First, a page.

However, for older books, originally issued in paper format long before electronic form was envisioned, there is a wasteland stretching from 1923 until the present, excepting those recent titles where electronic editions have been contracted for. There is an ugly specter of copyright enfringement, the ill tempered dragon lurking in the Elysean Fields where electronic text might - perhaps - otherwise join traditional paper format to enrich scholarship in older materials. Those materials still under copyright - in the United States, those from 1923 to the present, but published before electronic editions were thought of and so included in publishing contracts. For example, the Tasini Case in the Supreme Court ( New York Times Co. v. Tasini - 533 U.S. 483 (2001) ) decided that electronic publishing is new publishing, and must be covered in an explicit agreement with the copyright holder of the material.
Through the Main Catalog of the Princeton University Library, direct access is provided to many thousands of full text books and other full text titles. Of the full text projects, two are of special note for their scale and the weight of materials they contain, Project Gutenberg and HathiTrust.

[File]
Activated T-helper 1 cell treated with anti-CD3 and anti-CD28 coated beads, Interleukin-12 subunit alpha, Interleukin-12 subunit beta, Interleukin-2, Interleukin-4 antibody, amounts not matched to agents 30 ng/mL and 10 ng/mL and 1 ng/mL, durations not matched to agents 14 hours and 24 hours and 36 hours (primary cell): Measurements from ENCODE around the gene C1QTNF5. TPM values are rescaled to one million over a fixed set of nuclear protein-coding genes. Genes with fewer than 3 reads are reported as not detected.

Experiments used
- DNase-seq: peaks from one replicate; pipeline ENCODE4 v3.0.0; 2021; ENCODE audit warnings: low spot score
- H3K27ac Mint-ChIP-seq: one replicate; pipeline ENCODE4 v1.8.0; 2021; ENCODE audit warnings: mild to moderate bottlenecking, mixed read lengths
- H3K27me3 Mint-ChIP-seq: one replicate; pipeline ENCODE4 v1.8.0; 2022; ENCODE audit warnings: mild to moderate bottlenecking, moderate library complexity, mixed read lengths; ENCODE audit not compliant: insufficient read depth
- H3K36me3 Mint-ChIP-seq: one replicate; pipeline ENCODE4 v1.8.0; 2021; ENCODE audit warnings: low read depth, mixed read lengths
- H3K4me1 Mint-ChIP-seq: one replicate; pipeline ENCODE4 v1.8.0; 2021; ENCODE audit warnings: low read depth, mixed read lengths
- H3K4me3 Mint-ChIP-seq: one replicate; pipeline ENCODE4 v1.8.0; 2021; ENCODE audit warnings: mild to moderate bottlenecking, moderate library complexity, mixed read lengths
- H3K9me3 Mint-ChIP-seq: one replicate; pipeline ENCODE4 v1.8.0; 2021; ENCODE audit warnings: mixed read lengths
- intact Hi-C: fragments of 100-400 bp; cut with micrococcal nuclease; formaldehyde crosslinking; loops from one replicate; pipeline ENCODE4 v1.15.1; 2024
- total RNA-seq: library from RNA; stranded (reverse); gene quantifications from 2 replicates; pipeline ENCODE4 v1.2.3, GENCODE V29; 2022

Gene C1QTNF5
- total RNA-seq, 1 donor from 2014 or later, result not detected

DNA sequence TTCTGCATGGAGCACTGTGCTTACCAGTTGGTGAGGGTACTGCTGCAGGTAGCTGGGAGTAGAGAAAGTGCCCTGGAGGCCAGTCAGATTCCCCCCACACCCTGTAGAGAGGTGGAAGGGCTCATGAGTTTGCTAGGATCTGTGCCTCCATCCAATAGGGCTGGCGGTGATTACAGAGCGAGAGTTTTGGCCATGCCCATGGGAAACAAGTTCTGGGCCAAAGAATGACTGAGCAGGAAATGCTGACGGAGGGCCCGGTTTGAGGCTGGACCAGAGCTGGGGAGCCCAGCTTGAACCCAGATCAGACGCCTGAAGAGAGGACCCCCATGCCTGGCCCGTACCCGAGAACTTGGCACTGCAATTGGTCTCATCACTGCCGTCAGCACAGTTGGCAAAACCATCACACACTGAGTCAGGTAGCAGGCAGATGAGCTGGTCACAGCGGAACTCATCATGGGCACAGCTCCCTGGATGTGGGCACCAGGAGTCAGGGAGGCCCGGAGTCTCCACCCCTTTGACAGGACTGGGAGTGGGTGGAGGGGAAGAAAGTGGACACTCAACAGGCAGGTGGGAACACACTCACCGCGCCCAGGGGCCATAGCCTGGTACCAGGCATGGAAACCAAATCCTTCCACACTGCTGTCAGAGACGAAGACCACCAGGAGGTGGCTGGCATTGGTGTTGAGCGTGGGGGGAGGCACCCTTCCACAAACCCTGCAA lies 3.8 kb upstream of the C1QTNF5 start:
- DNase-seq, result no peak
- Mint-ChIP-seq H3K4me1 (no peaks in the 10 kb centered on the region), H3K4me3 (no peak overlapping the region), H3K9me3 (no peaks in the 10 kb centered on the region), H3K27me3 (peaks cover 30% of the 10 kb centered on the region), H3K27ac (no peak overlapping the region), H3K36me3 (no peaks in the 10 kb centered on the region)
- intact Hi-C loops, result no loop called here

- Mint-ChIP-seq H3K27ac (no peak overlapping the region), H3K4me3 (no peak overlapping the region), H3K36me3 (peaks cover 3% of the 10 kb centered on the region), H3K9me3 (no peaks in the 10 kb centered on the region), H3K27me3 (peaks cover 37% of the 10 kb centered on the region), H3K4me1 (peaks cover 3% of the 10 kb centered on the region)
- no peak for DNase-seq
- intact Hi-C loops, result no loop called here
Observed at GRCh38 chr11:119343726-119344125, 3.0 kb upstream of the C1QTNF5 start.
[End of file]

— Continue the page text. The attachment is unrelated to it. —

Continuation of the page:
Project Gutenberg. Open Internet, <http://www.gutenberg.com>
Hathitrust. Open Internet searching, <http://www.hathitrust.org>
One powerful feature of Hathitrust is that it allows searching through the full text of all ten million titles, even if only a snippit of text containing the searched term can be shown, along with the page number and citation for the work. A paper copy of the material thus identified can then be consulted. This same searching is available in Goodle Books, which is a subset of the Hathitrust content. <http://books.,google.com>
A Sampler of Additional Electronic Text Projects available at Princeton includes the following.
EBRARY - Contains some 20,000 titles
However, it is important to note that digital text is a field whose growth is explosive and changes rapidly. Perhaps in the future the question of fair recompense of copyright holders in the recent past can be resolved, and much more electronic content of that material can be made available. .
Page last updated 27 January 2012 in the Princeton University Library.